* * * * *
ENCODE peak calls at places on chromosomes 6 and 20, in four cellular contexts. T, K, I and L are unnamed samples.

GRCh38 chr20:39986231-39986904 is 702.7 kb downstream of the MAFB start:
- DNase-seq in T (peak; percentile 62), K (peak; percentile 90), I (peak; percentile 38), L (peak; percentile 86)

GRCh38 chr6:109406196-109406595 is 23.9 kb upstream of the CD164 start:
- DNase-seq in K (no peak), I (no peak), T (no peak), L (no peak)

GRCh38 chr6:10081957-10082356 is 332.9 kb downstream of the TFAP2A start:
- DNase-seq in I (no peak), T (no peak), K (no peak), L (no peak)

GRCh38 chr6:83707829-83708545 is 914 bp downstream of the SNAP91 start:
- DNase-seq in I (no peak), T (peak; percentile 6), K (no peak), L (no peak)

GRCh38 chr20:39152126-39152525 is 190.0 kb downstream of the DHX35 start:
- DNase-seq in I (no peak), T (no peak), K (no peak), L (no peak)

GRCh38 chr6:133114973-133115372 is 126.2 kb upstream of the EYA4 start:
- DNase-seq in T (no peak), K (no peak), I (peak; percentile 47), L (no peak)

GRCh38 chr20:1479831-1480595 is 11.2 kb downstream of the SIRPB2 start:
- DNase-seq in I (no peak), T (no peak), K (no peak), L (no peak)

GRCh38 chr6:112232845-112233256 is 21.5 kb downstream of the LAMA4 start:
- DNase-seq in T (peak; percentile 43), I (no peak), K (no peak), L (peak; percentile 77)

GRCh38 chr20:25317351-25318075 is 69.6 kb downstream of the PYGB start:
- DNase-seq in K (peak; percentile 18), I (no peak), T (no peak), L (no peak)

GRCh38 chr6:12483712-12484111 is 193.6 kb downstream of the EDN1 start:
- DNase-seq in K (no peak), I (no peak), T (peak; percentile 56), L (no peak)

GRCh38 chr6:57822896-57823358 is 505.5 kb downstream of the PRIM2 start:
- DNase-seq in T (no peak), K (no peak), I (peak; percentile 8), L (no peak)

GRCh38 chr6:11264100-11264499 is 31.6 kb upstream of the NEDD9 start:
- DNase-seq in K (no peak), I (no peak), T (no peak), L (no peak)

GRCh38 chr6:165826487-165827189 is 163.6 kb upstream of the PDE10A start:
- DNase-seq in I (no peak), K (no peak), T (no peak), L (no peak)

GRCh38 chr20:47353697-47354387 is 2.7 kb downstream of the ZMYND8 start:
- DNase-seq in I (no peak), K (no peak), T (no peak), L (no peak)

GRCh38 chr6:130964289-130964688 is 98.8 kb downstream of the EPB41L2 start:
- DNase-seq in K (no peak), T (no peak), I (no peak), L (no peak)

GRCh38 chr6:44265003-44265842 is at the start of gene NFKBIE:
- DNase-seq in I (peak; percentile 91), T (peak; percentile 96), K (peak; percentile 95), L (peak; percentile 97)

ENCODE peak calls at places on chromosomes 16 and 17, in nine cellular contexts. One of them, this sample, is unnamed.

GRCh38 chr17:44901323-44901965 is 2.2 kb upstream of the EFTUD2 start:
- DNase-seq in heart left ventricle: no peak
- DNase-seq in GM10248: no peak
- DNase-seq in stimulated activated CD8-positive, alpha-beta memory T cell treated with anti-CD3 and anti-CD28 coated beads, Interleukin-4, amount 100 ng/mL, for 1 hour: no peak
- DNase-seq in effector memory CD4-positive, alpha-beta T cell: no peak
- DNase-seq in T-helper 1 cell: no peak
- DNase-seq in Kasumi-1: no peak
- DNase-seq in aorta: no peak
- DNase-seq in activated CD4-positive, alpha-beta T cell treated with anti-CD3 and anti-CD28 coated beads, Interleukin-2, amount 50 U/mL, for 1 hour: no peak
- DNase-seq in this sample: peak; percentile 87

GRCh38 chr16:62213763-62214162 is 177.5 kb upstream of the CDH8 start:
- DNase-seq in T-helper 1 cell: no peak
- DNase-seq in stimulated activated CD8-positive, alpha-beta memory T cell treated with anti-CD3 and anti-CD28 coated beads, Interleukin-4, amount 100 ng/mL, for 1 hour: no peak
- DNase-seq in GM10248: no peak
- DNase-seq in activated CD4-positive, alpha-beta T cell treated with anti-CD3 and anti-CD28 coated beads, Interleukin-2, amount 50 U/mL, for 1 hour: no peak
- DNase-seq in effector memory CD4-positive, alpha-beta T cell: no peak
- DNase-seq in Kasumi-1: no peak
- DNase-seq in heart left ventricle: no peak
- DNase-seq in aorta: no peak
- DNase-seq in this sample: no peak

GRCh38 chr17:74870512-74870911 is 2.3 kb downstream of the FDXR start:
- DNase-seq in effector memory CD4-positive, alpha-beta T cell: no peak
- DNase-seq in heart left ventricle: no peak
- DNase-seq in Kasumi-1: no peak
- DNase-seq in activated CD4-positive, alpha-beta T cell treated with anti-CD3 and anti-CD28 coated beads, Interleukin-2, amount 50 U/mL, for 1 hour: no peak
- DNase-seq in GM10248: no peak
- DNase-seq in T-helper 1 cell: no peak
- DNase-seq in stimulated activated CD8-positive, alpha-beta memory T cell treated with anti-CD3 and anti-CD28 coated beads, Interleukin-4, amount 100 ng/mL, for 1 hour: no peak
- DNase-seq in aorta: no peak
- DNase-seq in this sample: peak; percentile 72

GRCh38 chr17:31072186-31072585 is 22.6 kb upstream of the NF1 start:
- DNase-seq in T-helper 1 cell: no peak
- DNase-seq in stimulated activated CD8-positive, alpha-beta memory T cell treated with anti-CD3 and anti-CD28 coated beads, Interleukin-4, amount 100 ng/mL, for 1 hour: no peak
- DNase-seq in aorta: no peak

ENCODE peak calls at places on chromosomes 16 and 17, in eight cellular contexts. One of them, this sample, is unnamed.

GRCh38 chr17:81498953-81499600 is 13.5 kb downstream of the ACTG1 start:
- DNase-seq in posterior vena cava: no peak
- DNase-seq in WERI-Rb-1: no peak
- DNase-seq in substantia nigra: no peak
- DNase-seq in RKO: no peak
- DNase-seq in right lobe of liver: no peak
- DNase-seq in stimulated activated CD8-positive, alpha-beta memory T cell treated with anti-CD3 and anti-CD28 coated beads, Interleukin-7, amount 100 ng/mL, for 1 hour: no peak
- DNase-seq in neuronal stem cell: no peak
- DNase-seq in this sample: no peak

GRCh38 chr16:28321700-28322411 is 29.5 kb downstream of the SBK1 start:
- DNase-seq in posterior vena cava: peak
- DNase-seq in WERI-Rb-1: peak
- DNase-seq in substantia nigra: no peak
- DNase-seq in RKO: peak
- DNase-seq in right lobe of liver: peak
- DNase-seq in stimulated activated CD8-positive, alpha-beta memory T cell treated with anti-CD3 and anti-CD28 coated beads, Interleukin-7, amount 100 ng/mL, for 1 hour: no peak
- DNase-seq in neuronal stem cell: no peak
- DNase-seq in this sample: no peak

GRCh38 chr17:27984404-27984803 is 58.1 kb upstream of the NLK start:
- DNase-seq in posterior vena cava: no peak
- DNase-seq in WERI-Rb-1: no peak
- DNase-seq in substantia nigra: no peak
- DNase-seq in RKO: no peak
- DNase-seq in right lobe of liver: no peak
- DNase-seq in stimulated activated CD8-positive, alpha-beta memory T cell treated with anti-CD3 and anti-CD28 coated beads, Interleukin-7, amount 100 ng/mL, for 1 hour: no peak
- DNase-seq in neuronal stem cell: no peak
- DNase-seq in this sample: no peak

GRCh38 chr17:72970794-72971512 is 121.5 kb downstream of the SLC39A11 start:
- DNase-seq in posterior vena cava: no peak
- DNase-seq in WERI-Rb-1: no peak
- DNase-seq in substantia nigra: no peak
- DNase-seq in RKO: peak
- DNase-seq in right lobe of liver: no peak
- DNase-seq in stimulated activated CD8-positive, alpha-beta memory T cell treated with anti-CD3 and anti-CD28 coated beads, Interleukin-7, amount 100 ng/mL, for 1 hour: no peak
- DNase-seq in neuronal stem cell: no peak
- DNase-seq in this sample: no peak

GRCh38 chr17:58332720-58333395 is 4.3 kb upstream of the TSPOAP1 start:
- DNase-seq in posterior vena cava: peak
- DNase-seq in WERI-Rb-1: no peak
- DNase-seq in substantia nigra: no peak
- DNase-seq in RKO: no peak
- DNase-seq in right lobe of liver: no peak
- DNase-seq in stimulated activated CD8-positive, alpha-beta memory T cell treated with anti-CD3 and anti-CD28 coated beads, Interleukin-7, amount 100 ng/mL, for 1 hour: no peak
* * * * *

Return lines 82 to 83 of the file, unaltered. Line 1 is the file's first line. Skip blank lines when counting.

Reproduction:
- DNase-seq in substantia nigra: no peak
- DNase-seq in RKO: peak